The Foreign Service Journal, April 2024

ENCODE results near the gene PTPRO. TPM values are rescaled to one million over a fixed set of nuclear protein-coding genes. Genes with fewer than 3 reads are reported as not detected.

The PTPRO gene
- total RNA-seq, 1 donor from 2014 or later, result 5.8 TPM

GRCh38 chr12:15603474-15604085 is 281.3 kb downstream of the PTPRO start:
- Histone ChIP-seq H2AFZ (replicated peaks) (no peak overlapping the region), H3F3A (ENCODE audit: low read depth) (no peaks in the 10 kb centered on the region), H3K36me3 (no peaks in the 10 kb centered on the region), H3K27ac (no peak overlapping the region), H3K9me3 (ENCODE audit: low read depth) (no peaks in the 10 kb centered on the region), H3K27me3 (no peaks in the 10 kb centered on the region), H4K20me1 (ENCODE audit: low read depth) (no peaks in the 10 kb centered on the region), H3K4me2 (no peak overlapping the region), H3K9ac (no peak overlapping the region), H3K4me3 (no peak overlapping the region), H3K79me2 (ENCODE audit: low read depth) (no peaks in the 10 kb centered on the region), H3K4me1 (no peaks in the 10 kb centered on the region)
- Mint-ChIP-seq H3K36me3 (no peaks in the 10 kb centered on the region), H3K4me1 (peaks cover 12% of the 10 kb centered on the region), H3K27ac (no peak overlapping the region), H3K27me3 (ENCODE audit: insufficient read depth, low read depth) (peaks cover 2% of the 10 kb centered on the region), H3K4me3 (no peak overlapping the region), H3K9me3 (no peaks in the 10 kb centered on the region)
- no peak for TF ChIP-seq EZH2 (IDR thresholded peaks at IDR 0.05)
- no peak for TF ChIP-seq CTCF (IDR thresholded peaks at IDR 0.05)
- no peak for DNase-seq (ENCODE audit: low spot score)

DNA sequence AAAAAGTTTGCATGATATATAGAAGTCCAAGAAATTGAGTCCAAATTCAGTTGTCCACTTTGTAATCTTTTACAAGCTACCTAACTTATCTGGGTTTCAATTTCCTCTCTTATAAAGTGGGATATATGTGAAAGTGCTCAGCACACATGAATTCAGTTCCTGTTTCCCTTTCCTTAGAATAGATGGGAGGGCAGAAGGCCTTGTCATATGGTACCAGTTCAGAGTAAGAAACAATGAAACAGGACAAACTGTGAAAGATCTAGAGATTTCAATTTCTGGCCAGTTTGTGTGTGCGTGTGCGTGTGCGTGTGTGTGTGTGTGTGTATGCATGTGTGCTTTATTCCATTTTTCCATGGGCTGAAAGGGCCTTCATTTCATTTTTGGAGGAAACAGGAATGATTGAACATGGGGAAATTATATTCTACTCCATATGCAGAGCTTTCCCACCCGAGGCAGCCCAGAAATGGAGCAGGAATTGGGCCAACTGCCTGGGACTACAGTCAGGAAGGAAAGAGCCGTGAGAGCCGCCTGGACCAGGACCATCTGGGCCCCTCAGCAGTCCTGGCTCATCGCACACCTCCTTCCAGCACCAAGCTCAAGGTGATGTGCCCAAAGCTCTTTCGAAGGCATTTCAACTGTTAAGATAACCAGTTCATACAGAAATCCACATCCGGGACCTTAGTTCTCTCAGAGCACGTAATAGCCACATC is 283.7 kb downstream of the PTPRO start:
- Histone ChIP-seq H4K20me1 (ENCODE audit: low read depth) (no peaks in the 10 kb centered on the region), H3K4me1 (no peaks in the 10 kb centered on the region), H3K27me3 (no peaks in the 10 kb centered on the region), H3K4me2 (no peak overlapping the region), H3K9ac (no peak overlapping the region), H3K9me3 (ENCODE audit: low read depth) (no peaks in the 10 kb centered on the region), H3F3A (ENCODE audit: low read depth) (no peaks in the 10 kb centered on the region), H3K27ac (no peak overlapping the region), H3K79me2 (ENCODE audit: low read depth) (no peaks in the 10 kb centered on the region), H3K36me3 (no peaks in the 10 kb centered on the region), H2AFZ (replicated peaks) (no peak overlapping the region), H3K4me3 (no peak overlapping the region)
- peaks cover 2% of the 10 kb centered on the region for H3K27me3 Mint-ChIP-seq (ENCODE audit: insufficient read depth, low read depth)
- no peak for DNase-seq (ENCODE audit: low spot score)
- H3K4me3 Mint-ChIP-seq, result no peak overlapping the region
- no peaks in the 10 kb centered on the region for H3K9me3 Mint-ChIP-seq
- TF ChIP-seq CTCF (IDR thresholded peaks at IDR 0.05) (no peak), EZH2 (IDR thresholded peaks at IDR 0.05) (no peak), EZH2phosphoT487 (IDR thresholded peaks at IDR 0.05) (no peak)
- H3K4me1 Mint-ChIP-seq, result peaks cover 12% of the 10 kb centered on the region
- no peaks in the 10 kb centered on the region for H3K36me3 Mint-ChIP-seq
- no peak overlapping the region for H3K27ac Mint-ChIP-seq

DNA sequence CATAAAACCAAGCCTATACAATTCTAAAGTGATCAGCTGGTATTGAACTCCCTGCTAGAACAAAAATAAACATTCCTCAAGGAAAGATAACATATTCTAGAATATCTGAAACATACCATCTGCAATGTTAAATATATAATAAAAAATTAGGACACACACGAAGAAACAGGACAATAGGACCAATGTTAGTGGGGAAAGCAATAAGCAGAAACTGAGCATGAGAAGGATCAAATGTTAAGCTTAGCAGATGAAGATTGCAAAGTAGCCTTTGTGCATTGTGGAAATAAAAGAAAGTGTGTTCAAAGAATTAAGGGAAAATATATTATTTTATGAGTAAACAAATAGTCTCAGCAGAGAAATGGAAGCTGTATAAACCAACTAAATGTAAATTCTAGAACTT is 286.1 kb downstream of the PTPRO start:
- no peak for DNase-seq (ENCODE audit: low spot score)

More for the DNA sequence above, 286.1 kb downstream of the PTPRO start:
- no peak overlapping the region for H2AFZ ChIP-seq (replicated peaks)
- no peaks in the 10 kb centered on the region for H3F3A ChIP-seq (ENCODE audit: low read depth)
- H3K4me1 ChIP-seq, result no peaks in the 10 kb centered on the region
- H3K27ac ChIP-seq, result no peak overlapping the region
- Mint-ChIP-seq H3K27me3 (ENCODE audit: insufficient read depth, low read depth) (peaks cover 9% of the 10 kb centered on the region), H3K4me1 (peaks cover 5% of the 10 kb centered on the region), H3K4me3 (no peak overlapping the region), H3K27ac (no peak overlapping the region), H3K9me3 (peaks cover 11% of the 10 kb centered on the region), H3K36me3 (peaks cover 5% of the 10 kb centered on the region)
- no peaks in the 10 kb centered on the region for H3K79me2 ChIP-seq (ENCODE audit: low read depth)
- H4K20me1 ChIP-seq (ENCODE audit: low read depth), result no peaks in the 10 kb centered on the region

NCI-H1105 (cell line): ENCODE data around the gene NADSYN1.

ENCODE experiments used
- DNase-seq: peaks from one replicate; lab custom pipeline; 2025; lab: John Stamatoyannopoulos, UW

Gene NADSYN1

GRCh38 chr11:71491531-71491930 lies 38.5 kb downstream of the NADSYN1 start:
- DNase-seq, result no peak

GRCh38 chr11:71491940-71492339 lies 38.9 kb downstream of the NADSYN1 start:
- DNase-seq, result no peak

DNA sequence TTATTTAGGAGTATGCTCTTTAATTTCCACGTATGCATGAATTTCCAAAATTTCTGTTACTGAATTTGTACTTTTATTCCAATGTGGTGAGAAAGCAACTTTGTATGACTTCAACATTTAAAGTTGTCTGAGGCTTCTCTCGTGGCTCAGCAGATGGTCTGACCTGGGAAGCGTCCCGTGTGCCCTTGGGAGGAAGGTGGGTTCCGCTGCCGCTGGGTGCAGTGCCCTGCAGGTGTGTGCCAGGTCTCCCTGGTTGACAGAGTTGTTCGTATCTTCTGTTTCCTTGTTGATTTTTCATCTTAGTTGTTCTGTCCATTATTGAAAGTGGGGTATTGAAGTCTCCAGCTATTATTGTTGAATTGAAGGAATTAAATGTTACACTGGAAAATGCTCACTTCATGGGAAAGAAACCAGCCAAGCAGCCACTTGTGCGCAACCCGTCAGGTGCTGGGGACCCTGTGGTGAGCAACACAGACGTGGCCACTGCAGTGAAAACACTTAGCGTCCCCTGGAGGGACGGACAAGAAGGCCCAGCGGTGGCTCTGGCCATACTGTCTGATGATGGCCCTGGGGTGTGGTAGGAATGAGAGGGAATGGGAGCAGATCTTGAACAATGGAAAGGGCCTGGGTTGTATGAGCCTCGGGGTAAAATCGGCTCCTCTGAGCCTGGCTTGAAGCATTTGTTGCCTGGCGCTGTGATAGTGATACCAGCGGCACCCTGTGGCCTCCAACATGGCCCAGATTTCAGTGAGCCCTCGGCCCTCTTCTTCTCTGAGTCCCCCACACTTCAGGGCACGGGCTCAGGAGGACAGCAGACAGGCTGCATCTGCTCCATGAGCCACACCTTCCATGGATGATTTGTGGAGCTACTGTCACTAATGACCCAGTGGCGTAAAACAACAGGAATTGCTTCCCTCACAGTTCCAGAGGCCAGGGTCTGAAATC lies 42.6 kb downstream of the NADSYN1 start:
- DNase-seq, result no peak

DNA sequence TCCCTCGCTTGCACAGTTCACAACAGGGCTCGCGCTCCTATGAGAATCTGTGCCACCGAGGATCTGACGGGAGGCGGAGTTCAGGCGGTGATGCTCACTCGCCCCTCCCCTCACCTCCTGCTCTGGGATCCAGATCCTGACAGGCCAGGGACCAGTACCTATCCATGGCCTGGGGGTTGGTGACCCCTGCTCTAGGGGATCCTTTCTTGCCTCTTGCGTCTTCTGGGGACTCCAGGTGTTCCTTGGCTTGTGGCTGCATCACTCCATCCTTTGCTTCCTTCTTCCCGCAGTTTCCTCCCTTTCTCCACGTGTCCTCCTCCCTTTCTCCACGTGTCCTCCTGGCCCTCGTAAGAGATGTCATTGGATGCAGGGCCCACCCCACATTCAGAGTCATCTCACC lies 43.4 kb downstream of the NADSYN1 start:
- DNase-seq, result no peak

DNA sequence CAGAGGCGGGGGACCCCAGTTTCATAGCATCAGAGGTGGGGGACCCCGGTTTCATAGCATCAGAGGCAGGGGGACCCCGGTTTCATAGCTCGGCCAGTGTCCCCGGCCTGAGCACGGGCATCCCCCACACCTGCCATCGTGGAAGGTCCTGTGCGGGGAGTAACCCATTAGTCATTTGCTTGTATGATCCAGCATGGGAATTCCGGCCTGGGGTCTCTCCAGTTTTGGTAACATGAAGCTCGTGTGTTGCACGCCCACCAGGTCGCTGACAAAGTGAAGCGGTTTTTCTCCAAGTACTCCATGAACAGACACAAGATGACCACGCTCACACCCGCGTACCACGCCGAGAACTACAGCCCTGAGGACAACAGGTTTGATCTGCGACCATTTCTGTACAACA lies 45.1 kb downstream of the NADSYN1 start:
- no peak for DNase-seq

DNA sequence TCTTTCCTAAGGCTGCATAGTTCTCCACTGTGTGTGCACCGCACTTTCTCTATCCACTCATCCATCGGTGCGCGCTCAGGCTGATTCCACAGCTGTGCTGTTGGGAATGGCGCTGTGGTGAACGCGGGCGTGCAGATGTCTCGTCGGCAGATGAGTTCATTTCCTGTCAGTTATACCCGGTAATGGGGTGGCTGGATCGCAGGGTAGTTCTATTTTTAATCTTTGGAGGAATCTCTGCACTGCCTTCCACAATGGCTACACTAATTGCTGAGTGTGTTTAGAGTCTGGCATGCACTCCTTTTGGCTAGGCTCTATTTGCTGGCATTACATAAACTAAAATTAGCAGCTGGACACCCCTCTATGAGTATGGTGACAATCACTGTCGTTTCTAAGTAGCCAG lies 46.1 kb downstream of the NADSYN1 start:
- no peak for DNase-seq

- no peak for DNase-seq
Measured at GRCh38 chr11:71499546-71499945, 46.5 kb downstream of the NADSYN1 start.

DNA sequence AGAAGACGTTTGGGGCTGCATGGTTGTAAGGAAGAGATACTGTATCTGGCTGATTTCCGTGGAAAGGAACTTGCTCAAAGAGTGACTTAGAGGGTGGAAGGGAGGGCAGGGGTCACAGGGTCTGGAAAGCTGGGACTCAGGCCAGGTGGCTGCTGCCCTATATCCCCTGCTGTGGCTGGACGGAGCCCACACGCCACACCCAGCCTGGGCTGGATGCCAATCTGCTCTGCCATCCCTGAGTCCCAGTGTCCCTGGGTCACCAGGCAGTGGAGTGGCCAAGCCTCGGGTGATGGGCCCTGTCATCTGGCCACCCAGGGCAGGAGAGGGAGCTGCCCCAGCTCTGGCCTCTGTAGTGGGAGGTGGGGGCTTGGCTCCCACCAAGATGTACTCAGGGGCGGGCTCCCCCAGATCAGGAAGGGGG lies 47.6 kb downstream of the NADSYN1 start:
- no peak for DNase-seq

AFSA NEWS Members occasionally ask AFSA about two seemingly unfair aspects of federal retirement benefits. One a˜ects retirees covered by the Foreign Service Pension System (FSPS)—the so-called “new” system for people hired after 1983. The other concerns retirees covered by the Foreign Service Retirement and Disability System (FSRDS)—the “old” system for people hired before 1984. Below is an explanation of each aspect and why it is unlikely that Congress will ever revise them. Diet COLA When Congress created FSPS and its parallel Civil Service retirement plan 40 years ago, it gave those retirement systems a lower annual Cost of Living Adjustment (COLA) than is given to retirees covered by FSRDS and its parallel Civil Service plan. Congress did that in recognition of significant di˜erences between the old and new retirement systems. The only benefit in the old system is a monthly pension, but that pension is higher than for those covered under the new system (for example, 70 percent of the high-three average salary after 35 years of service under the old system, versus 49 percent under the new). Since that is the only federal retirement income received by those participants, Congress decided to give those pensions a full COLA each year. However, participants in the new systems receive significant additional retirement income from outside the pension. FSPS participants (unlike FSRDS) receive Social Security, which is adjusted annually for inflation. More significantly, FSPS participants (unlike FSRDS) receive free government matching payments into their Thrift Savings Plan. At retirement, those matching funds typically comprise 30 percent of the participant’s TSP balance. Additionally, if TSP participants invest a significant portion of their portfolio in the stock market, over time the growth of their portfolio will far outpace inflation. Thus, since FSPS participants enjoy the added benefits from Social Security and TSP, Congress decided that FSPS pensions merited a lower annual COLA than FSRDS participants receive. If Congress opted to change that by raising the FSPS annual COLA, it would increase outflows from the Foreign Service retirement trust fund. To keep the fund solvent, Congress would have two options: enlarge the federal deficit by increasing payments from the U.S. Treasury into the trust fund, or require current employees to contribute more of their salary into the trust fund. WEP and GPO A second piece of federal retirement law was also adopted by Congress 40 years ago. It applies to people covered by FSRDS or its parallel Civil Service retirement plan who, before and/ or after their federal service, worked in the private sector long enough to earn Social Security benefits. Their Social Security retirement benefits are subject to the Windfall Elimination Provision (WEP), and any Social Security spousal or survivor benefits are subject to the Government Pension O˜set (GPO). Both provisions lower their Social Security payments from what they otherwise would have been. The reason for this reduction dates back to Social Security’s founding in the 1930s. Congress designed Social Security to give lowerincome workers a higher percentage of their income back as Social Security benefits than higher-income workers get. Thus, for example, someone with average annual lifetime earnings of $40,000 gets a significantly higher percentage of those earnings back in Social Security payments than does someone with average lifetime earnings of $150,000. This is done to help lower-income workers cover essential costs of living such as food and shelter. Because Social Security calculates average lifetime earnings by looking at 35 years of earnings covered by Social Security, all the years that FSRDS employees did not pay into Social Security show up as zero earnings in Social Security’s calculations. This makes them look like lower-income workers, which they were not. WEP and GPO remove that windfall in their Social Security benefit calculation to restore the equitable distribution of benefits between higher and lower income levels. Were Congress to repeal those provisions, it would increase outflows from the Social Security trust fund. As things stand now, the Congressional Budget O£ce projects that Social Security trust fund reserves will be depleted in 2033. At that point, Social Security benefits will need to be reduced, Social Security taxes will need to be increased, and/or benefits will need to be funded in part by borrowing and increasing the federal deficit. Repealing WEP and GPO would advance the date of Social Security insolvency. n Two Quirks in Federal Retirement Benefits RETIREE VP VOICE | BY JOHN K. NALAND AFSA NEWS Contact: 46 APRIL 2024 | THE FOREIGN SERVICE JOURNAL